Gabriela Franco Parcella said growing the firm’s international business is a priority.

Mellon's assets swelling, but high-fee areas keep struggling

Mellon Capital Management Corp.'s 46% growth in assets under management during the past 2 years has helped the firm move further away from the dark days of the financial crisis.

Net inflows of $41 billion from institutional investors increasingly moving into index strategies have fueled the asset growth, as have $63.6 billion from market returns, said Gabriela Franco Parcella, CEO and chairwoman of the San Francisco firm.

Assets under management went into a freefall during the financial crisis: Its AUM of $139.5 billion on Sept. 30, 2008, was down almost 40% from a year earlier, according to data from eVestment LLC, Marietta, Ga.

When Ms. Parcella took over in March 2011, assets had risen to $229 billion, and the $333.9 billion as of Sept. 30, 2013, was the highest in the firm's 30-year history at that point. (Assets have increased further to $349.4 billion as of Oct. 31.)

“It's huge and really exciting for Mellon Capital,” Ms. Parcella said in a recent interview.

But assets in Mellon Capital's higher-fee businesses, such as hedge funds and absolute-return strategies, are still significantly below their pre-crisis asset levels, according to sources and eVestment data.

Mellon Capital's asset are key for its parent, Bank of New York Mellon (BK) Corp. (BK) Mellon Capital has the second-largest asset base of the 16 boutique money managers owned by BNY Mellon and is one of the top revenue generators among the money management group, said sources with knowledge of the company's operations.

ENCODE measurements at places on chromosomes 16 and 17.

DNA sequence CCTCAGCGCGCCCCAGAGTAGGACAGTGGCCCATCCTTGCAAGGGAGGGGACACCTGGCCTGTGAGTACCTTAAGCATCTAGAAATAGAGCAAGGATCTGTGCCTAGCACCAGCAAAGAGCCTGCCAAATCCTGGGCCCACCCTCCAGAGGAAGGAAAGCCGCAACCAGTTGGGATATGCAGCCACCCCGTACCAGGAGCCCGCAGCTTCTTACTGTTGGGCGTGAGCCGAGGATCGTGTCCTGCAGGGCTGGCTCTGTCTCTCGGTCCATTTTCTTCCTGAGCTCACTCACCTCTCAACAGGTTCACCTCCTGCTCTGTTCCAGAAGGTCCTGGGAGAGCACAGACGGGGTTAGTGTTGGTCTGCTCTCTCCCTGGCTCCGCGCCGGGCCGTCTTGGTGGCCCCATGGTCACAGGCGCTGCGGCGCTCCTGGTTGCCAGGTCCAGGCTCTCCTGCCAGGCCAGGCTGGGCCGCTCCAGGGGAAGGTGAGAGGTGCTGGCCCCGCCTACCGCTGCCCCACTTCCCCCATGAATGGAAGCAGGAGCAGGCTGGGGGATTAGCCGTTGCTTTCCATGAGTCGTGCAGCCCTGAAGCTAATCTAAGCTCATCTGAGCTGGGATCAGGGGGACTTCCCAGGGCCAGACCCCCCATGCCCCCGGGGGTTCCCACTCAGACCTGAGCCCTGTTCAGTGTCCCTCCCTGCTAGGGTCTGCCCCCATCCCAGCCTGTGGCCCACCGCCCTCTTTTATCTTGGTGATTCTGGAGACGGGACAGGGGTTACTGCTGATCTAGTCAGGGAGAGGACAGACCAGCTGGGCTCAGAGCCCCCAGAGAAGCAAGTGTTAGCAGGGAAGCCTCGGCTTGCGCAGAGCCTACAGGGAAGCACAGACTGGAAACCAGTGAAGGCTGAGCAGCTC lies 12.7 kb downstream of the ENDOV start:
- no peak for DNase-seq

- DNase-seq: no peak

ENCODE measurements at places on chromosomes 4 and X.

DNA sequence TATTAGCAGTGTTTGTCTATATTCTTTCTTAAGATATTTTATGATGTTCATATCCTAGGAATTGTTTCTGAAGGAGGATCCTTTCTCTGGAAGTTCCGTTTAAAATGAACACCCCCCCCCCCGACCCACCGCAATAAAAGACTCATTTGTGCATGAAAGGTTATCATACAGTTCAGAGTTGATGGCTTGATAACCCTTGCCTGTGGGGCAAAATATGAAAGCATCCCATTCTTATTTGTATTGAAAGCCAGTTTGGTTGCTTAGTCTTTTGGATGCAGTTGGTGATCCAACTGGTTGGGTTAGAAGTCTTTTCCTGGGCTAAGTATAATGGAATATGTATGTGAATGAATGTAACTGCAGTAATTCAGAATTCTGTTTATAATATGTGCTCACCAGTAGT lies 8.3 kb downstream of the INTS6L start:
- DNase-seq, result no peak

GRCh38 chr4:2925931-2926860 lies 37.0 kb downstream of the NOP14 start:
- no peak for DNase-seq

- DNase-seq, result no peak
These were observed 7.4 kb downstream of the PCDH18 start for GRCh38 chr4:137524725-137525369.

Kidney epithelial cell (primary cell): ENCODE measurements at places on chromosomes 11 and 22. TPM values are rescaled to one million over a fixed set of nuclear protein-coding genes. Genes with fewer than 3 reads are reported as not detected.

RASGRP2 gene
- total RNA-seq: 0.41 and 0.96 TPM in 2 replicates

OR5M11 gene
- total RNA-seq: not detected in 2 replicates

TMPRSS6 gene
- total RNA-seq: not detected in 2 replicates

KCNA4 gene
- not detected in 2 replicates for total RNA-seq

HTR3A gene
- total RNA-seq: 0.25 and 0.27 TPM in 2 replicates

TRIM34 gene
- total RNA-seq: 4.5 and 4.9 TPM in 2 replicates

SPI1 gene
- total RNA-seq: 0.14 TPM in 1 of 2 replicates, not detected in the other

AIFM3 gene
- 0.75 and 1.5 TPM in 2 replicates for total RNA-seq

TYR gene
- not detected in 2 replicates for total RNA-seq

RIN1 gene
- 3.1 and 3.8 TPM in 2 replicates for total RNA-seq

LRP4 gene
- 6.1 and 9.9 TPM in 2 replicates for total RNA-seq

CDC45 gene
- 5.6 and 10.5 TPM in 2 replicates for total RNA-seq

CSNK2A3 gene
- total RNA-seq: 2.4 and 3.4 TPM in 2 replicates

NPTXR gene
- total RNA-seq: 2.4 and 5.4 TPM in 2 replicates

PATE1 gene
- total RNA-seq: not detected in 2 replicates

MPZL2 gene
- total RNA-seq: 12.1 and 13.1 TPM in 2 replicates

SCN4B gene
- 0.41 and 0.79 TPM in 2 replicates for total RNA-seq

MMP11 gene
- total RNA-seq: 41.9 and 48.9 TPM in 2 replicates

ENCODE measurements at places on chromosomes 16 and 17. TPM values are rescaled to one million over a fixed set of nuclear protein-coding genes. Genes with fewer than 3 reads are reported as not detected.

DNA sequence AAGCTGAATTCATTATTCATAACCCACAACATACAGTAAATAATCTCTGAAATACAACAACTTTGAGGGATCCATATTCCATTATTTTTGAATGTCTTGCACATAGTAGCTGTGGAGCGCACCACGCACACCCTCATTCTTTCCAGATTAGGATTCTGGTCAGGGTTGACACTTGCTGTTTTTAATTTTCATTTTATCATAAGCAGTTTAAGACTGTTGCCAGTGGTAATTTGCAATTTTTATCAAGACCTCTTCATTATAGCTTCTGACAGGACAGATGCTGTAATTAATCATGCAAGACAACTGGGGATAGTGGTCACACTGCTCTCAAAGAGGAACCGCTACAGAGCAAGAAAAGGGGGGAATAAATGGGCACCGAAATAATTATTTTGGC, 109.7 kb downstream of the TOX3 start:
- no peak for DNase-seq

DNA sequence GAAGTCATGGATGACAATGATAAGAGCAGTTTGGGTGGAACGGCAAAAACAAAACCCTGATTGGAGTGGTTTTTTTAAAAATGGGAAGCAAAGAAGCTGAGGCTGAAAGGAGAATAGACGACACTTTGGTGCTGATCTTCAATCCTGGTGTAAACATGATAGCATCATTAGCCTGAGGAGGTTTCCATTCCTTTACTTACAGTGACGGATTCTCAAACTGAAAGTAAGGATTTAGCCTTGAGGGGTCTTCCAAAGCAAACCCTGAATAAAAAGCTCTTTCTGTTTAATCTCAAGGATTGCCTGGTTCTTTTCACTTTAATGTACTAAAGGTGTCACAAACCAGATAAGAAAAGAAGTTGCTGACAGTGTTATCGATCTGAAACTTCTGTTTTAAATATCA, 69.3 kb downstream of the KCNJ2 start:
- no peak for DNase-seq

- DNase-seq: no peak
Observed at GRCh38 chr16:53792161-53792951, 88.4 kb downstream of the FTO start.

But those sources say senior management at BNY Mellon has been concerned about Mellon Capital's ability grow its higher-fee alternatives business. Nearly 90% of the firm's assets are in passive strategies, with $33 billion in higher-fee active strategies such as hedge funds, absolute-return and asset allocation strategies, company data show.

A flagship Mellon Capital active multiasset institutional strategy, the Global Alpha Strategy, reported assets of $35.4 billion as of Sept. 30, 2007, according to eVestment. Six years later, the strategy had assets of $10 billion and is still experiencing outflows, eVestment numbers show.

Several sources said Mellon Capital's high-fee hedge fund business also has seen a decline. Assets are about $2.5 billion currently, down by more than half since before the financial crisis, they said.

Skeptical of active

“After 2008 investors have responded with skepticism to active management by moving more to passive fixed-income and passive equity strategies (which is reflected in our growth in AUM in those categories) and away from active multiasset strategies,” said Vassilis Dagioglu, a managing director and head of asset allocation at Mellon Capital, in an e-mailed response to questions.

Mr. Dagioglu said the company is finding renewed interest from institutions in its multiasset capabilities with new asset classes and strategies such as active commodities. Some of those new strategies are still struggling to make their mark: Two active commodities strategies had around $210 million in AUM as of Sept. 30, company data show.